Want a cheap skincare routine for acne-prone skin that really works? Subscribe to the newsletter below to receive “The Ordinary Acne Skincare Routine” cheatsheet:

Acne Stage 2: Bacteria Accumulation

This is when P.Acnes enters the scene.

P. Acnes is the bacteria that gives you acne. It thrives on sebum. It’s literally its fave food. When your skin produces too much, these bacteria start to accumulate and multiply. Ugh.

How To Treat Bacteria Accumulation


There’s a reason why derms love recommending Benzoyl Peroxide: it works. BP has antibacterial properties that kill P.Acnes.

We’re not 100% sure how it does it, but scientists think it works by generating free radicals in the sebaceous follicle.

In case you’re wondering, yes – free radicals are those nasty molecules that give you wrinkles and dark spots. That’s why you should NEVER use BP all over your face. Apply it on the affected area only.

The silver lining? Bacteria don’t grow resistant to Benzoyl Peroxide. You can always count on it to do the job.

Best Picks:

  • La Roche Posay Effaclar Duo Dual Action Acne Treatment ($36.95): available at Dermstore and Feel Unique
  • Paula’s Choice Clear Daily Skin Clearing Treatment With 5% Benzoyl Peroxide ($18.00): available at Dermstore and Paula’s Choice
  • Proactiv Emergency Blemish Relief ($20.00): available at Sephora and Ulta

Related: Is Benzoyl Peroxide Good Or Bad For Your Skin?

Acne Stage 3: Blackheads And Whiteheads

As the clog in your pores gets bigger and bacteria keeps thriving in it, the microcomedone grows. At this point it can turn into:

  • Blackhead: Or open comedone, it happens when the gunk stuck in your pores oxidises in contact with air, turning black.
  • Whitehead: Or closed comedone, it happens when the opening of the pore is so small, air can’t oxidise the gunk inside it.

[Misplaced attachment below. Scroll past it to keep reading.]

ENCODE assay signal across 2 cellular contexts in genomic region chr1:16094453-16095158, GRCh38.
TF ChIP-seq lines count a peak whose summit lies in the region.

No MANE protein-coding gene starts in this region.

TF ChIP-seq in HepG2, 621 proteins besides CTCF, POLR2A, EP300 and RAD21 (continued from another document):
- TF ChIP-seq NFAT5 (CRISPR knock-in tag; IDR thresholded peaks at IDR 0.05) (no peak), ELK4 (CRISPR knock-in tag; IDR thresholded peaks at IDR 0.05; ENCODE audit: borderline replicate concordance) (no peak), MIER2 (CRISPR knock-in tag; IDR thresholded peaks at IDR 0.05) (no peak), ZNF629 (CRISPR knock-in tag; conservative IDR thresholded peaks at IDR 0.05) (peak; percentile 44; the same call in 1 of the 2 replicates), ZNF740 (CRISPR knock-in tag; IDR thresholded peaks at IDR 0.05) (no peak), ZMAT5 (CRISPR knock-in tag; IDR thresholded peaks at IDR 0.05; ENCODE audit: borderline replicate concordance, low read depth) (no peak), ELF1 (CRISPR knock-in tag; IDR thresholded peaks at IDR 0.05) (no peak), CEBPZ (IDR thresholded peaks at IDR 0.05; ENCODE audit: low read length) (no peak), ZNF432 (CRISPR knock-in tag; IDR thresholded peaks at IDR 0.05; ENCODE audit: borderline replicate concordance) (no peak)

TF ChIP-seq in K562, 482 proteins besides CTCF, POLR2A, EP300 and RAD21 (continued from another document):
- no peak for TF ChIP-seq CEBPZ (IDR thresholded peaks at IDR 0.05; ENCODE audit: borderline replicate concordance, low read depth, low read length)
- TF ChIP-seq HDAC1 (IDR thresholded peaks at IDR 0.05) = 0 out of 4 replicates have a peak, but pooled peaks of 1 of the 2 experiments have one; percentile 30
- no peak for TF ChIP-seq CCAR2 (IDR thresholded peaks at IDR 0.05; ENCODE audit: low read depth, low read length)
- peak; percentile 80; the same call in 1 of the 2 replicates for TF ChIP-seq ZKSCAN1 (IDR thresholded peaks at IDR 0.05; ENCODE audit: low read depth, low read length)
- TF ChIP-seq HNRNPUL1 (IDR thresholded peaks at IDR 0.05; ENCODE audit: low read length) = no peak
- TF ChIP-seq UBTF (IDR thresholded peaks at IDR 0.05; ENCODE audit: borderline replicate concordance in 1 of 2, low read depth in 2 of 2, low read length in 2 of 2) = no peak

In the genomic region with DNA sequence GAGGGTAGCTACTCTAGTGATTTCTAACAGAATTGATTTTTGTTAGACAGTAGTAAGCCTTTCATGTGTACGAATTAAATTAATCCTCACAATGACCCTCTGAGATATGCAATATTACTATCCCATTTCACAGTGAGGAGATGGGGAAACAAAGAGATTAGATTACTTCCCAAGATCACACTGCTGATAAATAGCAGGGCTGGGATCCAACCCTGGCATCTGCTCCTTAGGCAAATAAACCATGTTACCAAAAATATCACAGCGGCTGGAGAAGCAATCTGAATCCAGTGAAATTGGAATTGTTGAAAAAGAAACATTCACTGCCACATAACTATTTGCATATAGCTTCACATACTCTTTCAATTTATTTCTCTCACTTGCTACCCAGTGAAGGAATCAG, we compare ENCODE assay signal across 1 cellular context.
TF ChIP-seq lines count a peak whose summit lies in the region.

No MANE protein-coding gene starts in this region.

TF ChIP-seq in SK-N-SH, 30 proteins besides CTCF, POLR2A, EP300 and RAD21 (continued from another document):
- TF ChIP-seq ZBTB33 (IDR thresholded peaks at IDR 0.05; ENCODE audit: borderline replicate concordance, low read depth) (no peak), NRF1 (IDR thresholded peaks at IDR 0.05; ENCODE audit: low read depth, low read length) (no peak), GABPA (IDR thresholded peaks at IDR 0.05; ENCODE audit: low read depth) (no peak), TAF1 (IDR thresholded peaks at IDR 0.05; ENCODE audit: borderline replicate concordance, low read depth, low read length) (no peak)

Both blackheads and whiteheads are known as grade 1 acne.

How To Treat Blackheads And Whiteheads

A combination of exfoliation and antibacterial agents works best.

In plain English, use salicylic acid every other night to unclog your pores. If you want to speed up the process, you can also apply Benzoyl Peroxide on the blackhead/whiteheads.

See stages 1 and 2 for the best exfoliant and Benzoyl Peroxide treatments to treat acne.

Related: How To Treat Blackheads

the ordinary salicylic acid 2 solution

Acne Stage 4: Papules

So far, we’ve been dealing with non-inflammatory acne. But now, inflammation has entered the picture. Hint: things are starting to get worse.

All the excess sebum, dead cells, and bacteria trapped in the pores grows so big, it puts an incredible amount of pressure on the follicle. Next thing you know, the follicle wall ruptures. 

The gunk inside spills into the surrounding skin, making it red, inflamed and sore. That red bump is a papule.

How To Treat Papules


At this stage, there’s only one thing to do: kill P.Acnes. Again, Benzoyl Peroxide is your best bet. See stage 2 for my product recommendations.

Looking for a natural alternative, try sulfur. This mineral fights acne in several ways:

  • It has antibacterial properties, so it kills the bacteria that cause acne
  • It helps prevents acne-causing bacteria from spreading
  • It helps exfoliate dead skin cells, accelerating cellular turnover and preventing breakouts